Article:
In the preferred embodiment, the chambers are coaxially aligned and the fluid displacers comprising the hydraulic assembly form a single structural unit. The fluid displacers displace fluid linearly and may be of any type, including but not limited to pistons and bellows. Fluid is supplied to the smaller chamber by way of a conduit through the hydraulic assembly and a fluid supply tube, which extends down into the fluid residing in the container. Fluid flow is controlled by two check valves. The first check valve is mounted between the smaller chamber and the nozzle, and the second check valve is mounted between the supply tube and the fluid within the container. This arrangement provides for a particularly compact and efficient design allowing the dispensing pump to be conveniently mounted within the neck of the container holding the fluid to be ejected.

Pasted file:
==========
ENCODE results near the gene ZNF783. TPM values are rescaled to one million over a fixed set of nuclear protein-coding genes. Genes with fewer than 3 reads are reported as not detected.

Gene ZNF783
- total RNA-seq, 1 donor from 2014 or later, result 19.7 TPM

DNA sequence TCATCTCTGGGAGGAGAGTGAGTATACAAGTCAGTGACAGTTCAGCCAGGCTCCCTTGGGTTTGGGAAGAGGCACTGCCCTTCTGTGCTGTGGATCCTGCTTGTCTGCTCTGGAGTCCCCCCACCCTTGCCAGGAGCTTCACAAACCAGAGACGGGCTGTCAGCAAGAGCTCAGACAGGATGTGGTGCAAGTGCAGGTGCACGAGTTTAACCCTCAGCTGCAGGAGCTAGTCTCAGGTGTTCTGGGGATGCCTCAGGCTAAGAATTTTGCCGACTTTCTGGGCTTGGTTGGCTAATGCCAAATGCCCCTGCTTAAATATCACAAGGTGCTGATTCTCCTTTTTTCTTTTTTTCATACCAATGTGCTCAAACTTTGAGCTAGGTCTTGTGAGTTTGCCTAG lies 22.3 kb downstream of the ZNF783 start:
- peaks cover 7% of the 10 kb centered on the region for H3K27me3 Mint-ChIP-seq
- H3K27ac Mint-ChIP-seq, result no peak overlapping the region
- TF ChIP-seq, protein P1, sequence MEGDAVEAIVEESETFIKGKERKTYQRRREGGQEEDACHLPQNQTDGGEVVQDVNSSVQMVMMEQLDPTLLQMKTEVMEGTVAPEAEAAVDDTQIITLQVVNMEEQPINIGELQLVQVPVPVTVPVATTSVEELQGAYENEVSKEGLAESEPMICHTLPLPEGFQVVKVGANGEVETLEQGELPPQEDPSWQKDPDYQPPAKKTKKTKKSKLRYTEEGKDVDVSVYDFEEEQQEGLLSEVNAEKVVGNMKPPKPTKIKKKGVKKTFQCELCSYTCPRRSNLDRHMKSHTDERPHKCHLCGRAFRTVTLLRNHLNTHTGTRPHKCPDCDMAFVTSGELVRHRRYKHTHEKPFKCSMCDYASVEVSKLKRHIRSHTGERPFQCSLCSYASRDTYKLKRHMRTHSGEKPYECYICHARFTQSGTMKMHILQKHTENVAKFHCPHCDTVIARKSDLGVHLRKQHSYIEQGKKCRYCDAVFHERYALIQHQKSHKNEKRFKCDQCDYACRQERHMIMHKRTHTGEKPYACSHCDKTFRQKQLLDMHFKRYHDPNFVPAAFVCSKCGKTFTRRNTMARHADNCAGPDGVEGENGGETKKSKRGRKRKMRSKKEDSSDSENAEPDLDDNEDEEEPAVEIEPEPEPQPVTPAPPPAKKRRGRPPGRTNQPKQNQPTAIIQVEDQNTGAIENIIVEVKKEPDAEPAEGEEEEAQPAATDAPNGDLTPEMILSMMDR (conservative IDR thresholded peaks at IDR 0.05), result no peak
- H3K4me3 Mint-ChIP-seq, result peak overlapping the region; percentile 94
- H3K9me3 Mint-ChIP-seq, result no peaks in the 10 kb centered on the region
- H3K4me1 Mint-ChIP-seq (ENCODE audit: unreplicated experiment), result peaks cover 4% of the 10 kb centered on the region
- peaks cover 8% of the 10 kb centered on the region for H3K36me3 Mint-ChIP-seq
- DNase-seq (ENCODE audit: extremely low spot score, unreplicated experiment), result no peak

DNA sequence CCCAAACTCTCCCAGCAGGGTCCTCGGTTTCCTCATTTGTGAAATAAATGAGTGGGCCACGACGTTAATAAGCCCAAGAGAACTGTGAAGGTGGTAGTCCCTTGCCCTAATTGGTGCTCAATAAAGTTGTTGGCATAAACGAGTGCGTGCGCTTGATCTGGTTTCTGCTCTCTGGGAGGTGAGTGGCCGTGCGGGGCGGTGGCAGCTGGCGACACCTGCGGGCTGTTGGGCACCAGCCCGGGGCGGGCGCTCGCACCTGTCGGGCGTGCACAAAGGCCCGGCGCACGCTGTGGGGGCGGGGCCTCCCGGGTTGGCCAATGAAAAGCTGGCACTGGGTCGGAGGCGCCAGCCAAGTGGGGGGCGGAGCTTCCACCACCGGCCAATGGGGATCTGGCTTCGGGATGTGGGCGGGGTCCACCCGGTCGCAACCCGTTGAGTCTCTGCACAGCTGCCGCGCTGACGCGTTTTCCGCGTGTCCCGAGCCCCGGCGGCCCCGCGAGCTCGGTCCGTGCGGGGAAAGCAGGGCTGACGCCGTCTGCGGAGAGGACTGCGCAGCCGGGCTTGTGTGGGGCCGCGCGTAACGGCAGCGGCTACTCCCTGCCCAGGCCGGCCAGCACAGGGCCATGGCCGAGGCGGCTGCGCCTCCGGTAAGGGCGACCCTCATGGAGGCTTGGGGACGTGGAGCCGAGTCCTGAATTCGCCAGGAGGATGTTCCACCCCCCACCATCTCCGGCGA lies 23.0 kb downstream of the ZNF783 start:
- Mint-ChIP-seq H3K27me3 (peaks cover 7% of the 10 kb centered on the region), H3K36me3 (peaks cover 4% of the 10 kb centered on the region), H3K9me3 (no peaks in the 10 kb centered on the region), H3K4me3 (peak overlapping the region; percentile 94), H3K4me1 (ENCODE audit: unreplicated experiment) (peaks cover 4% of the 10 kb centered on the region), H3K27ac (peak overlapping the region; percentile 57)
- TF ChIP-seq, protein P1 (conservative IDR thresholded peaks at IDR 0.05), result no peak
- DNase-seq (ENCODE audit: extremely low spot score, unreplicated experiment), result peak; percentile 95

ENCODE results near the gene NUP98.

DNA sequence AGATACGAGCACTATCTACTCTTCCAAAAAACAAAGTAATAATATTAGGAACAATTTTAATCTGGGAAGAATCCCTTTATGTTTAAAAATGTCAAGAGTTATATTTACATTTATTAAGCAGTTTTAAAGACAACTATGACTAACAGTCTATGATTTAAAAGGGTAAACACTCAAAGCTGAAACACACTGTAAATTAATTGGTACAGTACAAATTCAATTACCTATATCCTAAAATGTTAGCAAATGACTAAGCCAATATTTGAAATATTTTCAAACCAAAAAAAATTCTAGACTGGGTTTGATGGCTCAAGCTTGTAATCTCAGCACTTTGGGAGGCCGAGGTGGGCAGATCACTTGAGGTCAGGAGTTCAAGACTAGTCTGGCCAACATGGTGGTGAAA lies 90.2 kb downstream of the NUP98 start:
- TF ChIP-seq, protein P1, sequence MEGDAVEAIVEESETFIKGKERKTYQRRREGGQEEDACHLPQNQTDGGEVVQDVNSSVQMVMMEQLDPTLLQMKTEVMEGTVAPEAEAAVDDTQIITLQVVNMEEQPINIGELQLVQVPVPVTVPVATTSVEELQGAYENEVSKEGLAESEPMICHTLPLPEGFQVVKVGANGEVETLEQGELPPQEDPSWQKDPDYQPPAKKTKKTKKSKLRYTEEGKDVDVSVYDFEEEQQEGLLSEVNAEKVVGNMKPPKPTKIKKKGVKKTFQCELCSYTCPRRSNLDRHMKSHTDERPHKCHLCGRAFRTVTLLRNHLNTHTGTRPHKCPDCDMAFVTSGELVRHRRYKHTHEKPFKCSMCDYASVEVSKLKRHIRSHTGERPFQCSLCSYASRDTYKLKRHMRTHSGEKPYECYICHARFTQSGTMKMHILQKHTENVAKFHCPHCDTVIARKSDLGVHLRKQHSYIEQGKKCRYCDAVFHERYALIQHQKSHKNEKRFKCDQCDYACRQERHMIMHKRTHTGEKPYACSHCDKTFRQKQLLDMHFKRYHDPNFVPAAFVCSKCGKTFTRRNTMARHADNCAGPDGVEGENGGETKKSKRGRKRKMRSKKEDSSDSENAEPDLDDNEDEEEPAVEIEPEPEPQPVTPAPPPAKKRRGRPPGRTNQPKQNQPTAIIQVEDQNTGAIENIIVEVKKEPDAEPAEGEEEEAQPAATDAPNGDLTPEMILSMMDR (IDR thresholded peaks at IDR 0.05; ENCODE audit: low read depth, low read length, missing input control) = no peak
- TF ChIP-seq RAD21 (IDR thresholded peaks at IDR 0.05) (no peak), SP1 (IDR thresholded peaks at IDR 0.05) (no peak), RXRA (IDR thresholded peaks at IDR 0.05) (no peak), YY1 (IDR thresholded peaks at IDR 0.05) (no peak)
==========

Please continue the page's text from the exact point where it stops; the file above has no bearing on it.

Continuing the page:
The subject matter of the present invention is particularly pointed out and distinctly claimed in the concluding portion of this specification. However, both the organization and method of operation, together with further advantages and objects thereof, may best be understood by the reference to the following description taken in connection with accompanying drawings wherein like reference characters refer to like elements.

BRIEF DESCRIPTION OF THE DRAWINGS

FIG. 1 is an overall cross-sectional view of one embodiment of the present invention showing how the dispensing pump component is installed in a resilient container;